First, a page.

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Trump Has One Major Condition for Signing Defense Bill

AP Photo/Evan Vucci

President Trump said Tuesday he will veto the National Defense Authorization Act unless Congress terminates Section 230 of the 1996 Communications Decency Act, which offers legal protections to social media giants. 

“Section 230, which is a liability shielding gift from the U.S. to “Big Tech” (the only companies in America that have it—corporate welfare!), is a serious threat to our National Security & Election Integrity. Our Country can never be safe & secure if we allow it to stand,” Trump tweeted. “Therefore, if the very dangerous & unfair Section 230 is not completely terminated as part of the National Defense Authorization Act (NDAA), I will be forced to unequivocally VETO the Bill when sent to the very beautiful Resolute desk. Take back America NOW. Thank you!”

While critics have long argued that Twitter, Facebook, and other social media sites target conservatives, those accusations became clear to see in the way the tech giants censored the Hunter Biden story in the weeks leading up to the election, which Sen. Ted Cruz said amounted to “election interference.” They believe if these companies are behaving like publishers they should no longer enjoy the legal protections of Section 230, which shields them from being held liable for content published on their platforms.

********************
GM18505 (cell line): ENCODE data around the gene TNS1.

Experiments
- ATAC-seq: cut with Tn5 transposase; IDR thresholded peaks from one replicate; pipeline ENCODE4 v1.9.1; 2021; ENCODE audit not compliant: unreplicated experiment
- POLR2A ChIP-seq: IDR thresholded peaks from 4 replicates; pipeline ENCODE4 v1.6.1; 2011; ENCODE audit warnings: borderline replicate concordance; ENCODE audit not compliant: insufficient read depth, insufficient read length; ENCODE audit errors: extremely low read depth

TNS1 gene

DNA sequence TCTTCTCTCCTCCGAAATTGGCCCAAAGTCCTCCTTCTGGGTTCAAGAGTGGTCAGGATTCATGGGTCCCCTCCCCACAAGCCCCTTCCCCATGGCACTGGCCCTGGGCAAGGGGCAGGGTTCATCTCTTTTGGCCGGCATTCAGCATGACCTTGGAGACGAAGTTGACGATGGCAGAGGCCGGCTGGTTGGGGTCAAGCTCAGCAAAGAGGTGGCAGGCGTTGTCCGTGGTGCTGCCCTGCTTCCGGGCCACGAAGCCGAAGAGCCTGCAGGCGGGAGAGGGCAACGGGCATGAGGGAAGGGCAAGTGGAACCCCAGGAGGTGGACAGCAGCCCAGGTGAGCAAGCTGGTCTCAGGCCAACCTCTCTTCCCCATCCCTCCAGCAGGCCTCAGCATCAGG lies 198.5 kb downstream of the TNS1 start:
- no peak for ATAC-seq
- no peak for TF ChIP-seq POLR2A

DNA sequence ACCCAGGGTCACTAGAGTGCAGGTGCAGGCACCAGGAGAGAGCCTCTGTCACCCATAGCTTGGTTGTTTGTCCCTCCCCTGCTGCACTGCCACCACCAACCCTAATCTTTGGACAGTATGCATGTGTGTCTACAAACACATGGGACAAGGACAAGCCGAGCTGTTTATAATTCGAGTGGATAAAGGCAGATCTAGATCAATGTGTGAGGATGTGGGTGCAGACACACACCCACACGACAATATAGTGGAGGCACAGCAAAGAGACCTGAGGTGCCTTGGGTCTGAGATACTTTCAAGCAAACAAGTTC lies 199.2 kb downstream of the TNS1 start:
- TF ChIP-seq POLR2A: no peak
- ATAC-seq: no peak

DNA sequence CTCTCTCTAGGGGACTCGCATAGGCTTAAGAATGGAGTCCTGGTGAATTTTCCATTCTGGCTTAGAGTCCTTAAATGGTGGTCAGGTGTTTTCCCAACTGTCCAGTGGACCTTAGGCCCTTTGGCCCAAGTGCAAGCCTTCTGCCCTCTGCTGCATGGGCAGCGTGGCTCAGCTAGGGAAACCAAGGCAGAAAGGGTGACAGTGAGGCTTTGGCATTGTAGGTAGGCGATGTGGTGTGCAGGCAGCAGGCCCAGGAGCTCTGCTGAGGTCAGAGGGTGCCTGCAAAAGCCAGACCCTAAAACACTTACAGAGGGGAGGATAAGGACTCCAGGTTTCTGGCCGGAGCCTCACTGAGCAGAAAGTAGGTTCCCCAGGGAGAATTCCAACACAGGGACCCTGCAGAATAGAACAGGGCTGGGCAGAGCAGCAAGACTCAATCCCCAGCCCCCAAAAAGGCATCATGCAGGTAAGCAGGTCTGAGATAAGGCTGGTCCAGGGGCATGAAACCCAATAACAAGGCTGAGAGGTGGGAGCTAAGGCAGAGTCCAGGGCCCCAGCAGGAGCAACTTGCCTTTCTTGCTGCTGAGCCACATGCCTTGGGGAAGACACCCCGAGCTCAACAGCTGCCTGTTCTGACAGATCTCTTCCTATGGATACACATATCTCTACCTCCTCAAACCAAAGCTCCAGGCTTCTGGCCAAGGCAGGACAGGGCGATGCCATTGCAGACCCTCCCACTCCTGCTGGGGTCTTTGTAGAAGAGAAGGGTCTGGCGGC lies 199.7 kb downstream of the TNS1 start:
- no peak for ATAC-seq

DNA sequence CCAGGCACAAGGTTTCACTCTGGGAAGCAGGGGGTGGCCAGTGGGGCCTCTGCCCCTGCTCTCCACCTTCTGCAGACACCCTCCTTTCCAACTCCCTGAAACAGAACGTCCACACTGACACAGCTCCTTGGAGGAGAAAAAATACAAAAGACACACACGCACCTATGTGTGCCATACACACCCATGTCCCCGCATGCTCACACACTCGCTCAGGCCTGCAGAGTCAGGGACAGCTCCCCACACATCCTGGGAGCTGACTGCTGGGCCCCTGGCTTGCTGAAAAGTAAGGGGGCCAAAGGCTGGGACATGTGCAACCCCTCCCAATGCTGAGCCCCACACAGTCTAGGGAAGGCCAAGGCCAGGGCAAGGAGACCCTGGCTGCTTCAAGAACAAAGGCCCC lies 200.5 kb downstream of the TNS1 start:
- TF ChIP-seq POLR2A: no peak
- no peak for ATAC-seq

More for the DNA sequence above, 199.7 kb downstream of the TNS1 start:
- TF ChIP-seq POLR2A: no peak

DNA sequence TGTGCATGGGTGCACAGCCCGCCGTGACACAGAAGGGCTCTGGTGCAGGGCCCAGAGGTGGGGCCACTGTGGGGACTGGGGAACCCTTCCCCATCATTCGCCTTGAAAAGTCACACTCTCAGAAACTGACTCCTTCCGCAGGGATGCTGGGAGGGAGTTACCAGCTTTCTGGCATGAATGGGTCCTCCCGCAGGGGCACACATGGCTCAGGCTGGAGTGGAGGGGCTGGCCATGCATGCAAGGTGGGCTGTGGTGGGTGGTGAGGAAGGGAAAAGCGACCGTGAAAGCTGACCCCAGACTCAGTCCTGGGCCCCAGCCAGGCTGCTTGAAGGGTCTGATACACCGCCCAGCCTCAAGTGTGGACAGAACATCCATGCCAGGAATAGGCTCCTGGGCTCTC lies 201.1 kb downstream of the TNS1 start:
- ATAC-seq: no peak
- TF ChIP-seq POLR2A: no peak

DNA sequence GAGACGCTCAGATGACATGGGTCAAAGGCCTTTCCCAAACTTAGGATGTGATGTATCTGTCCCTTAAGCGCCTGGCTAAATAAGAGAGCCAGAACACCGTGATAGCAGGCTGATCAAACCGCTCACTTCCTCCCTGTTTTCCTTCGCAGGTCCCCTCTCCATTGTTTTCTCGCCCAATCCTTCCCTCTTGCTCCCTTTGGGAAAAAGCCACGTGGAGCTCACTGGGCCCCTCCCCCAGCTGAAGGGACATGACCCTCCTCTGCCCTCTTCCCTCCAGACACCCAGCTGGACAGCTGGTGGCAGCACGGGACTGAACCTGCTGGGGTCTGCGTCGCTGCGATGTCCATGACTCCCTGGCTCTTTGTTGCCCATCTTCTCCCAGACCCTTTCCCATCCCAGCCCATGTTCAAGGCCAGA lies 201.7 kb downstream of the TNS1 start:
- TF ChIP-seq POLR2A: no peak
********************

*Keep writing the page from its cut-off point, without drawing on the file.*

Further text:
The Department of Justice sent a letter to congressional leaders in October expressing an openness to change Section 230.

"The Department of Justice (Department) is encouraged by the emerging consensus in each branch of government and many parts of the private sector that the time has come to reform Section 230 of the Communications Decency Act of 1996," Assistant Attorney General Stephen E. Boyd wrote in the letter. "Today’s large online platforms hold tremendous power over the information and views available to the American people. It is therefore critical that they be honest and transparent with users about how they use that power."

During a Senate Commerce Committee hearing in October, the CEOs of Twitter, Facebook, and Alphabet, Google's parent company, all spoke about the importance of Section 230 to the work they do. 

"Section 230 is the Internet’s most important law for free speech and safety," Twitter CEO Jack Dorsey said. "Weakening Section 230 protections will remove critical speech from the Internet."

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